Battle escalates over late actress Anne Heche's estate

The late actress Anne Heche left behind two children and an unknown amount of wealth

ByHaley Yamada ABC logo
Friday, September 23, 2022
Battle escalates over late actress Anne Heche's estate
Escalating fight over late actress Anne Heche's estate and her 'final' wishes

The late actress Anne Heche left behind two children and an unknown amount of wealth after she died in a fiery car crash in early August.

Now, her 20-year-old son, Homer Laffoon, and her ex-boyfriend, actor James Tupper, who's also the father of her other son, 13-year-old Atlas Heche Tupper, are going head-to-head over who has control over her estate.

After Laffoon filed a petition in August, a court appointed him as "special administrator" of the estate on Sept. 15.

David Glass, a family law attorney and an ABC News contributor, defined what this means in the legal battle.

"A special administrator only has the power to keep the estate open and to start counting up the assets. The special administrator does not have the power to start transferring or selling assets," Glass said.

However, Tupper, who said he had a relationship with Heche from 2007 to 2018, claims in a court filing that he's the will's rightful executor and alleges he was copied on an email that Heche sent to lawyer Kevin York in 2011 indicating her wishes in case of death.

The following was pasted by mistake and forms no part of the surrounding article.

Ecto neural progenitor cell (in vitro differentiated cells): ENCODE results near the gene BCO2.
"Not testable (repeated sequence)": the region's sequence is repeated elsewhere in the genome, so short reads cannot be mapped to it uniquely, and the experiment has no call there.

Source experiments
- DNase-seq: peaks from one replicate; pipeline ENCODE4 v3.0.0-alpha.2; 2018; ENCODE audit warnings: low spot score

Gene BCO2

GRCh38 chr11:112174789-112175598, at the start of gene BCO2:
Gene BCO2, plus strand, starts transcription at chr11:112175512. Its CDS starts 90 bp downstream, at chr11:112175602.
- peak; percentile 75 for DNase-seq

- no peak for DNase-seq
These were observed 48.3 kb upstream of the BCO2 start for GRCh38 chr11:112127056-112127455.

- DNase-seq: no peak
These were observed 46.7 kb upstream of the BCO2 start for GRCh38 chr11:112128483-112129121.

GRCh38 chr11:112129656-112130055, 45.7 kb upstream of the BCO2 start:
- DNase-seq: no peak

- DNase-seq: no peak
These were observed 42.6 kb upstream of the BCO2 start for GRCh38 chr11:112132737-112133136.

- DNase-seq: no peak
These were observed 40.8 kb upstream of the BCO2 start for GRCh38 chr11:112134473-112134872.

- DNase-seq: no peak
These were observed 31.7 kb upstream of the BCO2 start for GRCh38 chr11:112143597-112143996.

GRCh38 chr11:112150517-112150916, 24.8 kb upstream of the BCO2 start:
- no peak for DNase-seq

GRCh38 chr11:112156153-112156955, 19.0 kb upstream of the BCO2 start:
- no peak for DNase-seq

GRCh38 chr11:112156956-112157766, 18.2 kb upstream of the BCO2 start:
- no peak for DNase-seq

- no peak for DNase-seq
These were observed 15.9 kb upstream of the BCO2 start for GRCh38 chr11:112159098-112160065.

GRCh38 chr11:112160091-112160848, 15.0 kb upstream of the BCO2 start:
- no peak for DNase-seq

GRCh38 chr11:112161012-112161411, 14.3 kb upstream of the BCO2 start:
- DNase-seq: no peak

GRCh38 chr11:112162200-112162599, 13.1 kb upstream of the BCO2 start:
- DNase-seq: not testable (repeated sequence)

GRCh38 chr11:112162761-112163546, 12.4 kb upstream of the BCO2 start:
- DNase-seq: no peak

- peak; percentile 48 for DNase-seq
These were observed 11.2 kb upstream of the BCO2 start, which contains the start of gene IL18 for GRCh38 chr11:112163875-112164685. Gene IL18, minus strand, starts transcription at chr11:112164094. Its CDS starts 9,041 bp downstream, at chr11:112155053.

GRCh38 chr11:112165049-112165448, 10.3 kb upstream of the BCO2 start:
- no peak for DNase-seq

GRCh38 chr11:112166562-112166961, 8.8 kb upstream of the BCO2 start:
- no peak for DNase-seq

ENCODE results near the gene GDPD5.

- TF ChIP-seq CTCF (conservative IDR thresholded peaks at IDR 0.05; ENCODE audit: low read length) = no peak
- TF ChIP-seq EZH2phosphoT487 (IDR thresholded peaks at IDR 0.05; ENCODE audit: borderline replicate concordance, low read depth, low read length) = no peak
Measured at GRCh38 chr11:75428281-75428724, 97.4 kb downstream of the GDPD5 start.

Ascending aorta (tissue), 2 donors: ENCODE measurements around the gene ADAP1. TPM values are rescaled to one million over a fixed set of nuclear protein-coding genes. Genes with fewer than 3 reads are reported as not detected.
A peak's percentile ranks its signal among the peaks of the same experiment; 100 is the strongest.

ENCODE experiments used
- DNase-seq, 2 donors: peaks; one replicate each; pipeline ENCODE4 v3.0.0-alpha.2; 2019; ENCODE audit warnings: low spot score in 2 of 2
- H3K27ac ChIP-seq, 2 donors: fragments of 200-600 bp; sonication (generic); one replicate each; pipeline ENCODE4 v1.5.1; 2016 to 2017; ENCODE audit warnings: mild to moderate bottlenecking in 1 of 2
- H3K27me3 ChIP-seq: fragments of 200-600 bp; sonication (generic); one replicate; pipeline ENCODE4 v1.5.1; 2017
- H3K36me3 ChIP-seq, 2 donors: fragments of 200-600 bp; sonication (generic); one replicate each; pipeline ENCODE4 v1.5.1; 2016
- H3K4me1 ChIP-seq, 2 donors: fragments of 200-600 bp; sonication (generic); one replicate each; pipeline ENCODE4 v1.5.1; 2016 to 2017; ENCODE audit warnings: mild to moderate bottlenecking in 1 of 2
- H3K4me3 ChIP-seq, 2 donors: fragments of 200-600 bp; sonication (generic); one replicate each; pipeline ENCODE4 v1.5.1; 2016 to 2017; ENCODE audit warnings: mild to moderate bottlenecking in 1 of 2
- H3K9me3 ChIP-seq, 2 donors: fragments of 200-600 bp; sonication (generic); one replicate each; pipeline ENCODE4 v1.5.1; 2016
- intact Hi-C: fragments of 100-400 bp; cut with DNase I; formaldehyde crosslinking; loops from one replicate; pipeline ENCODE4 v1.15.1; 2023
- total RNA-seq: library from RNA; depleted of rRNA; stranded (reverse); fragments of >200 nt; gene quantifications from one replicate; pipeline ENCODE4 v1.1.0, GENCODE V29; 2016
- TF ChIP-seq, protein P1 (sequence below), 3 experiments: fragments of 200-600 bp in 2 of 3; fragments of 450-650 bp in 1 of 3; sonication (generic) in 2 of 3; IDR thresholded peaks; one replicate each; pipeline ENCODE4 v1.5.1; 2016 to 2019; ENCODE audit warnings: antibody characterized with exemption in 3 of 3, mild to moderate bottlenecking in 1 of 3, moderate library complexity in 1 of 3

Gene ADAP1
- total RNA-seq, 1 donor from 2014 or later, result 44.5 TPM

"My wishes are that all of my assets go to the control of Mr. James Tupper to be used to raise my children and then given to the children," Heche wrote, according to a copy of the email included in the court filing. According to Laffoon's petition, Heche ultimately died without signing a will.

Tupper is asking the court to name a third party fiduciary as the executor or in the alternative name his as executor. He also argued in the court filing that Laffoon is not "suitable" to represent Heche's estate or the interests of his younger brother -- citing his age and unemployment -- and argued that he was estranged from his mother when she died.

The document also claims that Laffoon changed the locks on his mother's home the day she died, preventing his half brother, Tupper's son, from retrieving his belongings.

"We prefer to see the estate administration play out in court and not in the media, as our legal documents speak for themselves," Laffoon's attorney, Bryan Phipps, told ABC News in a statement. "The court appointing Homer special administrator last week supports that decision."

Heche, an Emmy award-winning actress, suffered serious burns and a major brain injury when her car jumped a curb and crashed into the side of a Los Angeles home on Aug. 5. Nearly 60 firefighters worked to pull her from the wreckage. She was taken to a hospital in a coma and died a week later.

A hearing to decide whether Tupper, Laffoon or a third party should control the estate is set for Oct. 11.Glass said that these types of cases can take a while.

"They are usually not decided for at least six months to a year," Glass said. "Ultimately, if neither of them has a perfect case, the most likely result is that the court will appoint a neutral administrator, a professional fiduciary to go through the estate and distribute it."

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